Fig. 3:EDX spectrum recorded of AgNPs synthesized by Aspergillus terreus

Fig. 4: EDX spectrum and SEM of AgNPs synthesized by Aspergillus terreus

Table 1: Antibacterial activity of biogenic silver nanoparticles against pathogenic bacteria compered to four antibiotics

The efficacy of AgNPs showed better activity to controlling the gram-negative than against the gram-positive bacteria. This was probably related to the density of the peptidoglycan layer that may restrain the action of Ag+ through the cell of bacteria. These results are in agreement with other studies (Morones et al., 2005; Singh et al., 2008; Kim et al., 2011; Pettegrew et al., 2014). Feng et al. (2000) reported that AgNPs showed antibacterial activity by obstruction proteins and inhibiting replication. AgNPs immediately conjugate with protein and are steady by thiol-bearing cysteine remains (Elechiguerra et al., 2005). Xiu et al. (2012) presumed that silver nanoparticles will interact slowly with naked peptides on the well of in gram-negative bacteria but rapidly with well of gram-positive bacteria because the well in gram-negative covered with extra layers. Also, silver nanoparticles aggregation on the cell membrane and uptake inside the cell of other bacteria such as S. typhus and P. aeruginosa (Xiu et al., 2012). Lok et al. (2006) reported that silver nanoparticles were destabilized the cell and plasma membrane of bacteria, resulting in exhaustion of intracellular adenosine triphosphate. Silver and silver ion had exposed strong antimicrobial activity as these have large surface area with strong reaction places (Morones et al., 2005).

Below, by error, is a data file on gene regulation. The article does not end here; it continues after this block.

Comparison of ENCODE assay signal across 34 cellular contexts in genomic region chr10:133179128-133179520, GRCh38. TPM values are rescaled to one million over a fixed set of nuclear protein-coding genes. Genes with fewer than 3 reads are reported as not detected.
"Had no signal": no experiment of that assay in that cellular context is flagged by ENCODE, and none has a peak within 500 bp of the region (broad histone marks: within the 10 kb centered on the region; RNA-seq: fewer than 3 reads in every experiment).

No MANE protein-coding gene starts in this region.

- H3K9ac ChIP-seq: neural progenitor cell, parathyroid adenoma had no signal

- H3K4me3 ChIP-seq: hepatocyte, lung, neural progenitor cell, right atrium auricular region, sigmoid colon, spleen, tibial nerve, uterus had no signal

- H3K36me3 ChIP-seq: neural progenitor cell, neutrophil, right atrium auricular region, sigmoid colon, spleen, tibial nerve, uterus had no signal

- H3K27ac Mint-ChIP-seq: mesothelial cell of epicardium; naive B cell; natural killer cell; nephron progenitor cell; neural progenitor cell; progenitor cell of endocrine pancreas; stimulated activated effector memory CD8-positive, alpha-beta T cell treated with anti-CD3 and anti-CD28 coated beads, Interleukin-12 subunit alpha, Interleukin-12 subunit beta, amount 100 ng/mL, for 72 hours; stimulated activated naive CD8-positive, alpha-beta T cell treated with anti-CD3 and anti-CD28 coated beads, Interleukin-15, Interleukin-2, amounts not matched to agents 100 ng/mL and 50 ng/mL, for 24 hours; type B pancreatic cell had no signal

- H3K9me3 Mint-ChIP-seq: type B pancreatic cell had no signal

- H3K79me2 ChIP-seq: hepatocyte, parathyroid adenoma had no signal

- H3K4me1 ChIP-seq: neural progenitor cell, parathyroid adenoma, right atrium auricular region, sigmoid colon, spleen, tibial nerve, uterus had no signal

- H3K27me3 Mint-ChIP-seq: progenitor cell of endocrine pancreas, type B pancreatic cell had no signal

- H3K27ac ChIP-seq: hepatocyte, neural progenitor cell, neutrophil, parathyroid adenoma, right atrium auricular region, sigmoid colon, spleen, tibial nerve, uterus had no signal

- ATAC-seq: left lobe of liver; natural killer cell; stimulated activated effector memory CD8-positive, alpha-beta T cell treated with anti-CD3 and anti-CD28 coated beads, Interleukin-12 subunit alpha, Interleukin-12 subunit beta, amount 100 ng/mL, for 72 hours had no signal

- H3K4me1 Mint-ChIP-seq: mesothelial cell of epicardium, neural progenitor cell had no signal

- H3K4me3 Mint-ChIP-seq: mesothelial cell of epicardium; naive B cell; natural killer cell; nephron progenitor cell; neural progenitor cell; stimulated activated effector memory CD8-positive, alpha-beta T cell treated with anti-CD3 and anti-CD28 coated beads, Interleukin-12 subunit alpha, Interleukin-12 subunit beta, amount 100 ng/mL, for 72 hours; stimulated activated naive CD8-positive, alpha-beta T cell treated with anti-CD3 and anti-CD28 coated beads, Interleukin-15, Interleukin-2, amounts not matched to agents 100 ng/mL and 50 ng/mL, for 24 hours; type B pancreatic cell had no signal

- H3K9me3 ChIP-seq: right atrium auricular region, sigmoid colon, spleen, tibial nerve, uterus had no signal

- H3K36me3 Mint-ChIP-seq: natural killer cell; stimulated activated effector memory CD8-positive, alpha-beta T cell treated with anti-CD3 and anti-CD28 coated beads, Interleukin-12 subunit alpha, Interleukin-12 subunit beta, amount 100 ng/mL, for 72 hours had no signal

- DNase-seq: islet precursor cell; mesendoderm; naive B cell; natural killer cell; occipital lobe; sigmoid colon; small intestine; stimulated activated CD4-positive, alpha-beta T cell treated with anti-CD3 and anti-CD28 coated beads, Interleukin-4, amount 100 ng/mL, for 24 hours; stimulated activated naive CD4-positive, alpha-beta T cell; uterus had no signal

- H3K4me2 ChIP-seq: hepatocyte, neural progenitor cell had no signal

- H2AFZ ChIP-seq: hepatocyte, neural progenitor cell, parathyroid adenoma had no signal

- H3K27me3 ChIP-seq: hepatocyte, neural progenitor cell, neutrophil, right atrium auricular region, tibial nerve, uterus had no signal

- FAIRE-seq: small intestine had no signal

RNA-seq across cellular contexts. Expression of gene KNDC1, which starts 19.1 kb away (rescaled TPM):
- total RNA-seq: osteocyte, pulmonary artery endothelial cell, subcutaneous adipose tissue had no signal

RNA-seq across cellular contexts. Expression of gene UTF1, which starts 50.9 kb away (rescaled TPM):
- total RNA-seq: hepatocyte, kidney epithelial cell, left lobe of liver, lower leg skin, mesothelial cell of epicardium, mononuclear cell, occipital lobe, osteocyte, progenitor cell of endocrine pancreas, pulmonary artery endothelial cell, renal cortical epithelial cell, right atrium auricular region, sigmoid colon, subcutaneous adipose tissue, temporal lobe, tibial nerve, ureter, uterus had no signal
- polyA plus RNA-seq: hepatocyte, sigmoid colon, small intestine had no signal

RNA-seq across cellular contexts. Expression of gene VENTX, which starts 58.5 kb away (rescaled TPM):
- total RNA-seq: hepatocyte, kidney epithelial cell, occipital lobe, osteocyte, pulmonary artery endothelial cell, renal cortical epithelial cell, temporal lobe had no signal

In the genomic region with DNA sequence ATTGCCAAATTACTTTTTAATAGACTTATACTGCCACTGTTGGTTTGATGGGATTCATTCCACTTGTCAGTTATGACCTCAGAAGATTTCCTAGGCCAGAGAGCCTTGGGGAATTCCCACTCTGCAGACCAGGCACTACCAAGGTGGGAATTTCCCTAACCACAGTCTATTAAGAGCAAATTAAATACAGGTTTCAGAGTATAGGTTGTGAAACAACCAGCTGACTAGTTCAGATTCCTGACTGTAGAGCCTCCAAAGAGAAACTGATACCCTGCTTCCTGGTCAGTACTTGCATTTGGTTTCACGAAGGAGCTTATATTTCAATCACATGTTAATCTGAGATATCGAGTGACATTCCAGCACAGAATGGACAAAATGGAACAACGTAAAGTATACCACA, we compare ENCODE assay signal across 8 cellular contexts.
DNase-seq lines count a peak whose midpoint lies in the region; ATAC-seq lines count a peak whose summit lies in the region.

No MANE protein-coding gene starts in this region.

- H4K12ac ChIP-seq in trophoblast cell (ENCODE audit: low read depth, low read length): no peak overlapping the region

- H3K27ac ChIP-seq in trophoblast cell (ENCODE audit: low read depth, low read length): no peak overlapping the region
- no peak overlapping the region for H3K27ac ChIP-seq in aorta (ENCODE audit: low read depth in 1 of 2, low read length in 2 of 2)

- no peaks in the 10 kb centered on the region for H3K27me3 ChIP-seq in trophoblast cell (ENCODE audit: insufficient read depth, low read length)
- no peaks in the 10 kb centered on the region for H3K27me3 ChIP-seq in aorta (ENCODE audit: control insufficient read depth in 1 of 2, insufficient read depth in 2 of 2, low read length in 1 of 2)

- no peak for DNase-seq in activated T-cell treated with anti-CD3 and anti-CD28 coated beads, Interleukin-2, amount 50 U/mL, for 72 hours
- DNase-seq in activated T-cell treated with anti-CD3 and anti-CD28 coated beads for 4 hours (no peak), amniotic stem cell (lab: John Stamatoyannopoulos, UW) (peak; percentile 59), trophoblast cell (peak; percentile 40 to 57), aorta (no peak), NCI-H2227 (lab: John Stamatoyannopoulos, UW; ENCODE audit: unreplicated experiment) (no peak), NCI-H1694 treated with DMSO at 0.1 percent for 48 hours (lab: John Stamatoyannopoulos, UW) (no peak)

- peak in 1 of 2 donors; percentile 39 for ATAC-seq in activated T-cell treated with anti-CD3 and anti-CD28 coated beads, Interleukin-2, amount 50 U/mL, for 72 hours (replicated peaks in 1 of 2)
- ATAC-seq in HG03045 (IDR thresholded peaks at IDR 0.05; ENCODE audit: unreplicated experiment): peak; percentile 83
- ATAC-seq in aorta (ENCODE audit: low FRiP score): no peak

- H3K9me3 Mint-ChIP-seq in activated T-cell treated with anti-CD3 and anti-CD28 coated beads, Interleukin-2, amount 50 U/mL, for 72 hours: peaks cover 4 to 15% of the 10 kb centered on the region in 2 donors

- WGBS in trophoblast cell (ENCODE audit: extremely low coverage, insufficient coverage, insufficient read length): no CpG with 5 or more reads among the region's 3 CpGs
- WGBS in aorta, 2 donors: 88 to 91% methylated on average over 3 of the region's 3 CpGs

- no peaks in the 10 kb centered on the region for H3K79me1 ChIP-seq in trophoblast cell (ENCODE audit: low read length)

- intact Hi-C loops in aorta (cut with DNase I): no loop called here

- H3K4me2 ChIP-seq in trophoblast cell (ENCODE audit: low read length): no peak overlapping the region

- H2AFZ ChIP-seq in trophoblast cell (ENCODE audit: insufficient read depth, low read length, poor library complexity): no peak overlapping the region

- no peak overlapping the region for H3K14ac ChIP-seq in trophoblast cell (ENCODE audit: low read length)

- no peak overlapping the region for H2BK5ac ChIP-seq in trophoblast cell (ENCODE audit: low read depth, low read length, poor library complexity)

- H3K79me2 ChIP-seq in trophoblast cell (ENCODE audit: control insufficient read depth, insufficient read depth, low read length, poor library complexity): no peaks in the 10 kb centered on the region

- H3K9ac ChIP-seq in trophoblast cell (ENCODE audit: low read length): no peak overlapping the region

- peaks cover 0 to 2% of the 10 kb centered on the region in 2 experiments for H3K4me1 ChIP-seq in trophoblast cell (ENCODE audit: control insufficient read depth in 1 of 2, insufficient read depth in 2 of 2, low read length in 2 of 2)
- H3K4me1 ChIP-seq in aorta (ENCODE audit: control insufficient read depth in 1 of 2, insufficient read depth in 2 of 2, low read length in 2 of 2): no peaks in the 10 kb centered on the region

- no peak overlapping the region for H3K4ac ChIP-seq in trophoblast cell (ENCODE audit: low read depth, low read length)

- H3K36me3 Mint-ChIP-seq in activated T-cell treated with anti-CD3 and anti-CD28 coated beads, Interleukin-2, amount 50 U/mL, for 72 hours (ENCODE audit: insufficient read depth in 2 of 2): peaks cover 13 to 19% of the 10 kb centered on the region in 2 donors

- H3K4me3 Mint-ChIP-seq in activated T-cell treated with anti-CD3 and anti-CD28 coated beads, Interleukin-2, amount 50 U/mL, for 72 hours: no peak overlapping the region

Fig. 5: SEM micrograph of AgNPs synthesized by Aspergillus terreus

Fig. 6(a-b): TEM images of AgNPs synthesized by Aspergillus terreus


This project was supported by King Saud University, Deanship of Scientific Research, College of Science Research Center.